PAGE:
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abdullah gilani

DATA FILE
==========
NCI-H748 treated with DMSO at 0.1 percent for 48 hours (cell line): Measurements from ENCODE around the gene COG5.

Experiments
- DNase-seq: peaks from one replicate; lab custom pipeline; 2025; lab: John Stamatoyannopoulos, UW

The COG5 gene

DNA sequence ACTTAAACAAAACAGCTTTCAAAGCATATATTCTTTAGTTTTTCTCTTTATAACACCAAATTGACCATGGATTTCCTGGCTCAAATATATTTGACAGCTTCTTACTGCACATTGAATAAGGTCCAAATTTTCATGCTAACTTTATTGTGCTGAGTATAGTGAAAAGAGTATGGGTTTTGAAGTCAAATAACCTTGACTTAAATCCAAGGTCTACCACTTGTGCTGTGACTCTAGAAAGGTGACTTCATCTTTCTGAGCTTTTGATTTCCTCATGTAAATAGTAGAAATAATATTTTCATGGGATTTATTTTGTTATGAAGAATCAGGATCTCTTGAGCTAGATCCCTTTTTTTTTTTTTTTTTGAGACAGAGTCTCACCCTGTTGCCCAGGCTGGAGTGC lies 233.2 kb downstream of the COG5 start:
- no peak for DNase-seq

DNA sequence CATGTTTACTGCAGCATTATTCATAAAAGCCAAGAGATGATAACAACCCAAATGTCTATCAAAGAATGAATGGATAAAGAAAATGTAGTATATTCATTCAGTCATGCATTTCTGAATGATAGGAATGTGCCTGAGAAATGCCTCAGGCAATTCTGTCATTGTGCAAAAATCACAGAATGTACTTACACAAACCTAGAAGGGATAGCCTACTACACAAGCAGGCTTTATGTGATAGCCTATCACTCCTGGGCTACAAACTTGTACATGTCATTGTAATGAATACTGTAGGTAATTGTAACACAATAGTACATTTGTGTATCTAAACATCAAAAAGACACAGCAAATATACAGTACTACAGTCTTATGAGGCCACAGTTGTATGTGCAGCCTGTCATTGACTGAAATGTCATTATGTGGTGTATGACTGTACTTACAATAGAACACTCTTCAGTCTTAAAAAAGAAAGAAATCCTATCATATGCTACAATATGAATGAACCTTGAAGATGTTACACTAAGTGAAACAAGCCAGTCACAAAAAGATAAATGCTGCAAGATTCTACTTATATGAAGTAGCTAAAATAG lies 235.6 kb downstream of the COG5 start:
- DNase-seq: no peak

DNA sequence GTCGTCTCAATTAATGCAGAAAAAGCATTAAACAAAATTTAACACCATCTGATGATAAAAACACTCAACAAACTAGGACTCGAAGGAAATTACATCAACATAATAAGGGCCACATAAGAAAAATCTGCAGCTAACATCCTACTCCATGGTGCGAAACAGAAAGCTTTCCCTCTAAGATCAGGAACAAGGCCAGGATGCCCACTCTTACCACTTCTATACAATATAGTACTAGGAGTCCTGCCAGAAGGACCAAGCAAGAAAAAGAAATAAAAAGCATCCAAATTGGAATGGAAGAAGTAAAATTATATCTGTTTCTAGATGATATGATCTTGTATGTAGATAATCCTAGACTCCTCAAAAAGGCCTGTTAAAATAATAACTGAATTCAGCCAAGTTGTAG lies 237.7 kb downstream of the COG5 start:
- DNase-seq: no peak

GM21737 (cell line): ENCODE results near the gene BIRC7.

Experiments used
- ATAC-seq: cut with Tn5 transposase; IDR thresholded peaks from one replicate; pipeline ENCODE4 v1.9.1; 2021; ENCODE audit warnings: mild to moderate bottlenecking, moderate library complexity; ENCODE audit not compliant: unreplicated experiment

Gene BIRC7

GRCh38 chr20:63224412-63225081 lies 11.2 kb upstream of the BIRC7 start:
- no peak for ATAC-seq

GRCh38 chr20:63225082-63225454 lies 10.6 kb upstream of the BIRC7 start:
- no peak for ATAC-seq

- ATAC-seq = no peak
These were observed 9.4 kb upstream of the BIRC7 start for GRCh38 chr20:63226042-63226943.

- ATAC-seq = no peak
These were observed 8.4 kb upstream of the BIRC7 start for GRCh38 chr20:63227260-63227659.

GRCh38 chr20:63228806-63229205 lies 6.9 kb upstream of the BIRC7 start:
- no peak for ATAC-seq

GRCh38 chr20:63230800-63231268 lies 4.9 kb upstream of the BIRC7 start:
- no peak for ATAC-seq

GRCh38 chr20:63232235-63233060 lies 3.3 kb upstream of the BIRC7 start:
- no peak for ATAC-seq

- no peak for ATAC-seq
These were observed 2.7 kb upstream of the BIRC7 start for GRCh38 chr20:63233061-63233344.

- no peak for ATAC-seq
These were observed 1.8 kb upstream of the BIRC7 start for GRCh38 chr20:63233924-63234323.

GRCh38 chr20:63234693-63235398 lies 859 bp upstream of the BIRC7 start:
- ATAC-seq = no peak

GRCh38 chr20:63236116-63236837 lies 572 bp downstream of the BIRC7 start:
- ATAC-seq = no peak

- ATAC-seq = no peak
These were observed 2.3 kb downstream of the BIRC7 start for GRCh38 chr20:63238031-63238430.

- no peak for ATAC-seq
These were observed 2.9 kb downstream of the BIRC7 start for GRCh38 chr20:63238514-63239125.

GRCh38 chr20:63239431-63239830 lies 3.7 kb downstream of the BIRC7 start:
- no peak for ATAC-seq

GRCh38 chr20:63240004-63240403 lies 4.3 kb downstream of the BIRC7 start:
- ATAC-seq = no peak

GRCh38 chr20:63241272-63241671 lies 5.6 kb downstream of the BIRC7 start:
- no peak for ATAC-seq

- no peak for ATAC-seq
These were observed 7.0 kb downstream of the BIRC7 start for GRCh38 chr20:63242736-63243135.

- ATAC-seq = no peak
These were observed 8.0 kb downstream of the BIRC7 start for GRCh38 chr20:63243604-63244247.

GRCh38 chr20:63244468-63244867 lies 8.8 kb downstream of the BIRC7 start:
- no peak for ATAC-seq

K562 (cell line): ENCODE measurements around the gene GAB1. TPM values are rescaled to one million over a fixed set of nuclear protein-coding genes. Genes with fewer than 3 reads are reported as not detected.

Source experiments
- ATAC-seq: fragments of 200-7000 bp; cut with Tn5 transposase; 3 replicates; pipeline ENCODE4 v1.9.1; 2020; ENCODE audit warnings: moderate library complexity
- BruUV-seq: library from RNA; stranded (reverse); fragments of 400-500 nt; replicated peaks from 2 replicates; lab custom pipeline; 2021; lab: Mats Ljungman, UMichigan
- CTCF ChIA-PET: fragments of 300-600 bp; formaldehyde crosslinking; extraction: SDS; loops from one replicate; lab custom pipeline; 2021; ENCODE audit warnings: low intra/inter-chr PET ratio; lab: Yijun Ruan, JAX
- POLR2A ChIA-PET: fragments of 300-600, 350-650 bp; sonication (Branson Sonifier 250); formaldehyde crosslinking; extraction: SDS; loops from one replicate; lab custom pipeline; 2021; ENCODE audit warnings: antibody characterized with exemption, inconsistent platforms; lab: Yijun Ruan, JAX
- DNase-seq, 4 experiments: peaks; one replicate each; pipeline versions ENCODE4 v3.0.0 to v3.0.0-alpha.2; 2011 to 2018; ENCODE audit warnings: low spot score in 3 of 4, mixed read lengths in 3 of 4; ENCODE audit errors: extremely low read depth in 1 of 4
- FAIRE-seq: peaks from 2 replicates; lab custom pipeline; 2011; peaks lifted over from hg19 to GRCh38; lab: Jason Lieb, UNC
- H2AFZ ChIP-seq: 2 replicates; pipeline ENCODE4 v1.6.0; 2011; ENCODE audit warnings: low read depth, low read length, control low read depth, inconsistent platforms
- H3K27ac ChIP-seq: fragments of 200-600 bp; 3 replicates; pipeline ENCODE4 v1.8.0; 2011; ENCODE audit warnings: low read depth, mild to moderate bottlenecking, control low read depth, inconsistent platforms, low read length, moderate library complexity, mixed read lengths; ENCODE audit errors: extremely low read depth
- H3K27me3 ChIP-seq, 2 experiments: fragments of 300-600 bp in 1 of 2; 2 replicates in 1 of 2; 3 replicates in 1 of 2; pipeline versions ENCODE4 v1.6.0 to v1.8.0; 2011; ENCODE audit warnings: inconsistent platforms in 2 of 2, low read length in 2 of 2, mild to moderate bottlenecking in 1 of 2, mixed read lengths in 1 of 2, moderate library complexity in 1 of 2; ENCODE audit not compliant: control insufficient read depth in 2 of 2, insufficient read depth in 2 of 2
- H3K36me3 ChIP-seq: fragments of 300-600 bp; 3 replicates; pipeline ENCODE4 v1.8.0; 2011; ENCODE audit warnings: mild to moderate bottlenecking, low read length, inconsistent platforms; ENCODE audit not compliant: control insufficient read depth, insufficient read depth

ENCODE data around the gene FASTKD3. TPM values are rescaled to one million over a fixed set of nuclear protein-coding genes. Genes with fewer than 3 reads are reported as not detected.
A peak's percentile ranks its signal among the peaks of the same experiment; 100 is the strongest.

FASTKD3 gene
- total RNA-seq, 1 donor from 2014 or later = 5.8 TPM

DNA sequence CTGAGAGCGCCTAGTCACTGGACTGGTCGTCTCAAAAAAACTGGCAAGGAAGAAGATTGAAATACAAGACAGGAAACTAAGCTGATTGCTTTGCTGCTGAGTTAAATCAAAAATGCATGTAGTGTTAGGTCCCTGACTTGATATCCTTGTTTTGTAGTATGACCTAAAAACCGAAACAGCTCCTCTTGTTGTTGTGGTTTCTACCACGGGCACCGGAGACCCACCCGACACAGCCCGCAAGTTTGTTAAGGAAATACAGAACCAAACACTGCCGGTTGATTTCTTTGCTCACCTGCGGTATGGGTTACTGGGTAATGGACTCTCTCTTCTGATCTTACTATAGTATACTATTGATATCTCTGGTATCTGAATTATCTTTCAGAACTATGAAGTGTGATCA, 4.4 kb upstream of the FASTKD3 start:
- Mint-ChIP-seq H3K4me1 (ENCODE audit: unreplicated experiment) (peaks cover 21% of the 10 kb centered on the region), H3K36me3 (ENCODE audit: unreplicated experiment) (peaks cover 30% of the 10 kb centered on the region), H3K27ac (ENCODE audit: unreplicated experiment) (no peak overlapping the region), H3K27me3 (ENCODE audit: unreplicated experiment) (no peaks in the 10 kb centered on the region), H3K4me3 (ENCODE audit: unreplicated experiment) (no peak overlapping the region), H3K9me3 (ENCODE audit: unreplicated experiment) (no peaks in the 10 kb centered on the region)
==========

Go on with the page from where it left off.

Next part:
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  1. Lubricants Lubricant is a substance that reduces friction and wear between mutually contacted surfaces, which ultimately reduces the heat generated when the surfaces move. A lubricant can be in solid, liquid, and gas, or even semisolid (grease) forms. The liquid lubricants can be classified based on the base oil from synthetic/semi-synthetic, mineral, or environmentally acceptable (biodegradable) oils. Each of these engine oils has a different composition: the base is either refined crude petroleum or polymers manufactured in the laboratory. Types of Lubricants: Lubricants can be classified by their state into the following groups: Solid lubricants: all lubricants in solid form, including powders, coatings, and composites (graphite, polytetrafluoroethylene, Boron Nitride, Molybdenum disulfide, etc.) Liquid lubricants: all liquid lubricants, including mineral, natural, synthetic oils, emulsions, vegetable oil, water, etc. Gaseous lubricants: typically its air, but can be any other gas (nitrogen, helium). Semisolid lubricants: greases, generally consists of a soap emulsified with mineral or vegetable oil. Lubricants are generally composed of a majority of base oil plus a variety of additives to impart desirable characteristics. Although generally lubricants are based on one type of base oil, mixtures of the base oils also are used to meet performance requirements. Mineral Oils: Derived from crude oil Mineral oils are refined petroleum-based hydrocarbons obtained from crude oil by distillation. Mineral oils are combinations of paraffin, naphthenic, and aromatic oils. A wide variety of mineral oil compositions are employed in cutting and grinding fluids. The lubrication properties are modified for particular applications using additives. A wide range of additives is employed for different purposes. Extreme-pressure additives are added to improve the lubrication properties. The American Petroleum Institute (API) designates several types of lubricant base oil: Group I / Group II / Group III / Group IV / Group V Synthetic Oils: produced using synthetic hydrocarbons Synthetic oils may be derived from hydrocarbons or from other chemicals. Synthetic oils tend to be considerably more expensive than mineral oils. These oils tend to be purer and are produced for particular properties such as high-temperature stability and generally have a higher viscosity and better oxidation stability than mineral base oils, resulting in a better and longer-lasting performance. Synthetic oils may be hydrocarbons. Types of synthetic oil may include organic esters, silicones, and halogenate organic compounds. Given its composition, so-called synthetic engine oil is considered a high-end oil that is purer and delivers higher performance than mineral oil Types of lubricant base oil: Group IV: PAO / Group V: Other Synthetics / Polyalkylene Glycol (PAG) Synthetic Oil / / Alkylated naphthalene / Phosphate esters Semi-synthetic oil: blend of synthetic oil and mineral oil The proportions of synthetic oil and mineral oil in the mixture are not equal: semi-synthetic oil contains at the most 30% synthetic oil. It is interesting to know that oil with as little as 1 % of synthetic oil is also called “semi-synthetic oil”. CHOOSE THE RIGHT ENGINE OIL TO ENSURE OPTIMUM EFFICIENCY Not all engine oils are the same. It is important to choose an oil that is suited to your vehicle and local climate conditions to enjoy all its benefits. In addition to the types of oil, there are various parameters such as viscosity, which is expressed in two grades that are marked on the oil container (for example “5w40”): the grade when cold, and the grade when hot. These grades indicate oil fluidity according to temperature (high or low). Depending on engine design, the oil should be more or less fluid or more or less viscous. To choose the right oil, see your vehicle owner’s handbook or get advice from a professional ROLE AND BENEFITS OF ENGINE OIL / MOTOR OIL. Engine oil plays many roles for an engine to run properly over time. Here are the most important ones: Lubrication: The main role of engine oil is to lubricate the engine parts, which are in constant friction. It thus reduces friction which tends to increase wear & tear of engine parts. Cooling: The energy is lost through combustion and the friction between mechanical parts causes the engine temperature to rise. Part lubrication provided by the engine oil helps to release the heat through the lubrication circuit. It supplements the coolant, which only cools certain parts of the engine. Cleaning: While less known, the cleaning power of engine oil is fundamental. Microscopic deposits build up in the engine and remain in suspension. They can consist of dust or combustion residue. Without engine oil, the residue would clog the engine and decrease its performance. The flow of engine oil continuously carries these impurities to the oil filter, where they are trapped. Protection against corrosion: Fuel combustion generates corrosive acid that can damage metal parts in the engine. With the additives added to modern engine oils, corrosion is slowed down. Nonetheless, over time, and in contact with oxygen, engine oil may oxidize and no longer play its corrosion inhibiting role. That is why engine oil must be changed regularly. Sealing: Engine oil also enhances engine sealing, and more specifically the sealing of pistons and cylinders. A protective layer is deposited between the various parts, sealing any clearances that may arise. Good to know: For engine oil to truly serve all its purposes, the level of oil must be checked regularly in order to change the oil at the right time. Overused oil no longer plays its role, which is detrimental to the general condition of the engine and its parts. FOR ADDITIONAL CONTACT: SUPER EDGE TEL: +971-505264729 Email – info@superedgeme.com